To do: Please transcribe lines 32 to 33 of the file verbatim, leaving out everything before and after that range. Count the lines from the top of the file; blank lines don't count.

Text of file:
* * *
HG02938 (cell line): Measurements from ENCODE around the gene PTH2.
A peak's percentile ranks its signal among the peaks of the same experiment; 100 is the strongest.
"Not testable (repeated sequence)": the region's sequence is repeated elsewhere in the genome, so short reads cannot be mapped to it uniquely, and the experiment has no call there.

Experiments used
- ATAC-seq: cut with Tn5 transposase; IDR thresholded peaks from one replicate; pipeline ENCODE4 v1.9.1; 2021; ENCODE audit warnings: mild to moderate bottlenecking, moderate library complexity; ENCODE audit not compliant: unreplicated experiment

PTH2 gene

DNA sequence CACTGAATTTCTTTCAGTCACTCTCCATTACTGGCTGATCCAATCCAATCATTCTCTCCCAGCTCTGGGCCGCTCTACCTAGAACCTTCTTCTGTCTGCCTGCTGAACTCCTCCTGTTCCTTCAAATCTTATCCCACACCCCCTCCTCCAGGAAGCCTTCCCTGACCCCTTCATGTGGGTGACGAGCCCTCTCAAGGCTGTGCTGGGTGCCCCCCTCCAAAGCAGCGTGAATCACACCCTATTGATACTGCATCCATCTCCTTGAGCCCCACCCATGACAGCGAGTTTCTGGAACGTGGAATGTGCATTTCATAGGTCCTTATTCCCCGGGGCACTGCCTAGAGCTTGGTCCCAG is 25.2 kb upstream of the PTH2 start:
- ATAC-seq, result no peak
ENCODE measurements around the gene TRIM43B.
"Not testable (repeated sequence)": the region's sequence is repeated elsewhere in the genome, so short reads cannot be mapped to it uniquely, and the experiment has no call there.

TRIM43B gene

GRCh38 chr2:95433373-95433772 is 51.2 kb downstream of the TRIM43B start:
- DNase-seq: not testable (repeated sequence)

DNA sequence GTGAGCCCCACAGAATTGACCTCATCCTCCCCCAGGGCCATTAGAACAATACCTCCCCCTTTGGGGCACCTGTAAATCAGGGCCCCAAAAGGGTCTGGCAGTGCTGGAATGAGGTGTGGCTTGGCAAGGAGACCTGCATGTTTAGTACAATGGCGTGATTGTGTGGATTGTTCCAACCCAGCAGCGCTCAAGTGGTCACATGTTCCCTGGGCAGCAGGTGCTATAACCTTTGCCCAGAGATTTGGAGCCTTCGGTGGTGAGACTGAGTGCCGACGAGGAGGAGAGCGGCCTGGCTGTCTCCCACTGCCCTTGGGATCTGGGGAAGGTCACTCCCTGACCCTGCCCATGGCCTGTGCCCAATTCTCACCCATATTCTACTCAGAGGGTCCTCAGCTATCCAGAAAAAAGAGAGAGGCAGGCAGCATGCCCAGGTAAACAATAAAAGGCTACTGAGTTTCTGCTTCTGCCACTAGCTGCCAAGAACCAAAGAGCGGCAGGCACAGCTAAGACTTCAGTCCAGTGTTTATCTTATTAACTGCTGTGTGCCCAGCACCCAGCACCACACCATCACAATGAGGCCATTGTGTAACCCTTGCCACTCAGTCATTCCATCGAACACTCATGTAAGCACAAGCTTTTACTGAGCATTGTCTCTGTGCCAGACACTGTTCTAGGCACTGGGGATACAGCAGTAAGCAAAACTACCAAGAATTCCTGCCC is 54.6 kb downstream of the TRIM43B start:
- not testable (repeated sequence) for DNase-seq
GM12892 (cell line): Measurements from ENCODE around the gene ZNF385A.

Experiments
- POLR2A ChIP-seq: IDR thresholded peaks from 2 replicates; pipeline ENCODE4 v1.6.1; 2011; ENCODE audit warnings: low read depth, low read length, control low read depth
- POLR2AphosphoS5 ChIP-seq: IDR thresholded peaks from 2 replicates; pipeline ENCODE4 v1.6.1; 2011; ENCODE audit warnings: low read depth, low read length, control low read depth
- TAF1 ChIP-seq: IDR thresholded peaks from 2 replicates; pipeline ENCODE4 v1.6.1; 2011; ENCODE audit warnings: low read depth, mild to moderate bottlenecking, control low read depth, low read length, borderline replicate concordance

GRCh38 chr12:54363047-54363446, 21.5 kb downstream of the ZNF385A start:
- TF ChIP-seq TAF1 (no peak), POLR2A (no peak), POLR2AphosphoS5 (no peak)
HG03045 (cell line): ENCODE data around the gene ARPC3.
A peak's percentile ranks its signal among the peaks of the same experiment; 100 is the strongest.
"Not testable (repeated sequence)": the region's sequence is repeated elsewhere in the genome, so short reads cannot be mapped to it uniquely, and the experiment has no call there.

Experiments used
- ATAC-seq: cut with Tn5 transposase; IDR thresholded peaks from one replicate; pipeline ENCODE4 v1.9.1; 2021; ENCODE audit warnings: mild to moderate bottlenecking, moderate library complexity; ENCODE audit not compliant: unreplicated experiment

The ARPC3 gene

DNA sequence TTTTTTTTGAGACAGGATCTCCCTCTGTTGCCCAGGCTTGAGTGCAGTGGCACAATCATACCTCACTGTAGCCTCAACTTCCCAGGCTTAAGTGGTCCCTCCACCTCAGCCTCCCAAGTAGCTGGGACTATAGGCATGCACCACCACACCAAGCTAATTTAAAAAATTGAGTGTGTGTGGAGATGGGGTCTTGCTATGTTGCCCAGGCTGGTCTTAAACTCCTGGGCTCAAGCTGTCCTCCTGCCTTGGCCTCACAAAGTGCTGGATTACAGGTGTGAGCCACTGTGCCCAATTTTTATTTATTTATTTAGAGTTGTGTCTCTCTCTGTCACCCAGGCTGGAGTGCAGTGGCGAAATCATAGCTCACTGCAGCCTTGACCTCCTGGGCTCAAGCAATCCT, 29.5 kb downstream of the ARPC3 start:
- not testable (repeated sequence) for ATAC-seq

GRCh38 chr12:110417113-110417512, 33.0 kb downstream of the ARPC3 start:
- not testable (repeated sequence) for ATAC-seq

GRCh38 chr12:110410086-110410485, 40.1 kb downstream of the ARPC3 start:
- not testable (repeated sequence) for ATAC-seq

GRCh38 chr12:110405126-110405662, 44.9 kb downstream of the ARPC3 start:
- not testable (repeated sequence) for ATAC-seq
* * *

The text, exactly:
- not testable (repeated sequence) for ATAC-seq

GRCh38 chr12:110410086-110410485, 40.1 kb downstream of the ARPC3 start: